One of Busan’s main attractions are its coastline and naturally, its abundance of seafood.
The main seafood market of Busan – Jagalchi was an eye-opener even for someone like me who has frequently visited wet markets in every state in Malaysia and in most countries that I have laid foot on.
For starters the Jagalchi market is manned only by women (pun intended) . According to my research, these women are known as “ajumma” – a reference to older women who still work to eke out a living and are all almost similar in age. While it is still the men that brings in the catch, the women are the driving force behind both sales and operations.
Jagalchi Market is the location for the ultimate epitome of women power. Watch as these hardened ajummas scale a fish, behead an octopus, pry open a clam, shuck an oyster (or dozens) haggle with a customer, weight and pack the seafood; at most times simultaneously.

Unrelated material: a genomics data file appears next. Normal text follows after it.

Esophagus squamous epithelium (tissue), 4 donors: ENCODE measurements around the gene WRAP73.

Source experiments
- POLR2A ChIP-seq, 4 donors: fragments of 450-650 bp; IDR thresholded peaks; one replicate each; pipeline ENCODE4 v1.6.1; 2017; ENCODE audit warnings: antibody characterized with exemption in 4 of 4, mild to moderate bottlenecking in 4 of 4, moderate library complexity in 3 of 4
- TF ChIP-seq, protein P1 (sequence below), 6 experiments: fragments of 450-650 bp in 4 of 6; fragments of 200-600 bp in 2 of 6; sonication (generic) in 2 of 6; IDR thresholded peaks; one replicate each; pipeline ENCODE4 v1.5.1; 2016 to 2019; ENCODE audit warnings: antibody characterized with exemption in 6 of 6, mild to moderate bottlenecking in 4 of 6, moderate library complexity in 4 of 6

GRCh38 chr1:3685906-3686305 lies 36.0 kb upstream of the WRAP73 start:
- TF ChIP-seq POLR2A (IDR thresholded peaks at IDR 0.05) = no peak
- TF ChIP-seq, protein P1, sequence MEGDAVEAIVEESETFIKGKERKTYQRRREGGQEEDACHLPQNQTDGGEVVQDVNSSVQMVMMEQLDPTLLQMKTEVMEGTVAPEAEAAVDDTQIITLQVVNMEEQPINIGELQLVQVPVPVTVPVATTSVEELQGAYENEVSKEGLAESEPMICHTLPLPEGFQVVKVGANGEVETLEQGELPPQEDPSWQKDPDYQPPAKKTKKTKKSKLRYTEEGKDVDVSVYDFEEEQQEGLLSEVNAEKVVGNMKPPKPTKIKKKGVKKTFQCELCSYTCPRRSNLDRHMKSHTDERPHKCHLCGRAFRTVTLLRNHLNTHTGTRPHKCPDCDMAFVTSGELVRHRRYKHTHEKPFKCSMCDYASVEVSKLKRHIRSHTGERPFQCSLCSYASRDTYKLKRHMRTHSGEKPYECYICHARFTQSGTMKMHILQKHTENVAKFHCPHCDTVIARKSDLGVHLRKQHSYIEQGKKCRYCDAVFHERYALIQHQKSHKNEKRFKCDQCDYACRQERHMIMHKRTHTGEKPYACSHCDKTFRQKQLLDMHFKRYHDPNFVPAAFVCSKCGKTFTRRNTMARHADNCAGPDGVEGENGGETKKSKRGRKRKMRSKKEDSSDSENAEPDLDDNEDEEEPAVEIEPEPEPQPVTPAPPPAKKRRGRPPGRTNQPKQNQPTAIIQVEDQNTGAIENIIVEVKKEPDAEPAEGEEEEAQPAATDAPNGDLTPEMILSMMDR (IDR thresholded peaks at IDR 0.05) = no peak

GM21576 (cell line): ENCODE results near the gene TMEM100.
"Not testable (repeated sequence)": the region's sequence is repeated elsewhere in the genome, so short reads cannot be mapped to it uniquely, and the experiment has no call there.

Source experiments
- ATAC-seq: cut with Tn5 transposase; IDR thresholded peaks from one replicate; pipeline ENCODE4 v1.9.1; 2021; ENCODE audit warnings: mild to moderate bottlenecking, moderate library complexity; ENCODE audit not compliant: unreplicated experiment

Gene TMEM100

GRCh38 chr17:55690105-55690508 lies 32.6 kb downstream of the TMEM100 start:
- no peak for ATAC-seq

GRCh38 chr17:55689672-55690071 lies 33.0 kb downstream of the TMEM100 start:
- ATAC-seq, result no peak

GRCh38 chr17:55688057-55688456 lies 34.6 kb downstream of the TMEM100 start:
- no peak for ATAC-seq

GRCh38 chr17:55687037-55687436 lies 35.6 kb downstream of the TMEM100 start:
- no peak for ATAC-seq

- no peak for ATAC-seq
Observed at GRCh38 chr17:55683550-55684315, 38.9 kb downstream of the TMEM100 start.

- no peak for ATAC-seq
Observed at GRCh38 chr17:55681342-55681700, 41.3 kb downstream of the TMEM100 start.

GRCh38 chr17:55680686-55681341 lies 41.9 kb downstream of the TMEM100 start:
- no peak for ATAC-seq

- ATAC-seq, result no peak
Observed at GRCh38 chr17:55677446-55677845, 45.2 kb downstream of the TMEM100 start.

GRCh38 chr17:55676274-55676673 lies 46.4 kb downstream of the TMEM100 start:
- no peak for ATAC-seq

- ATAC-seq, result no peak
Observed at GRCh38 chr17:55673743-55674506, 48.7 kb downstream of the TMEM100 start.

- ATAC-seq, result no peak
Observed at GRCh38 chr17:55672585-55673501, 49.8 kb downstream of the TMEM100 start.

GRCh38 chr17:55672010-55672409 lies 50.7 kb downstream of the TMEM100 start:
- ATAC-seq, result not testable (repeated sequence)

The Jagalchi Market is like one huge aquarium (and a huge food playground for me), with so many species of fish that I’d never seen before. And this is precisely the reason why I made it a point to visit wet markets in every country that I’m in. I learnt about my food before it was served on a white porcelain plate!
For Jagalchi it was all about the seafood. I tried to identify some species among countless others, but other than octopuses, eels and blowfish, most are alien to me.
Some are in tanks, some in aquariums, some dried and some fermented. I was just mesmerized!
And there’s seaweed of every kind and size and form imaginable!
Most of the fishes and mollusks are huge. The cockles are almost the size of my palm!
We started in the outdoor zone where business goes on regardless of rain and shine. Huge canopies covered make-shift tables that makes up the business premises for the ajummas.
Then we moved on to a small covered building, where more similar seafood are sold. Perhaps the rental in this building differs from the one outdoors.
You get to ermm.. watch live documentary of the Jagalchi Market here!
A lone stall fries delectable fishcakes on sticks (one of my favourite Korean street snacks) while another chopped parts of a pig for sale.
The tail, the skin, the knuckles and ears. Which catches your fancy?
Grab a sample before buying.
“Was it good aunty?” I was tempted to ask. 😀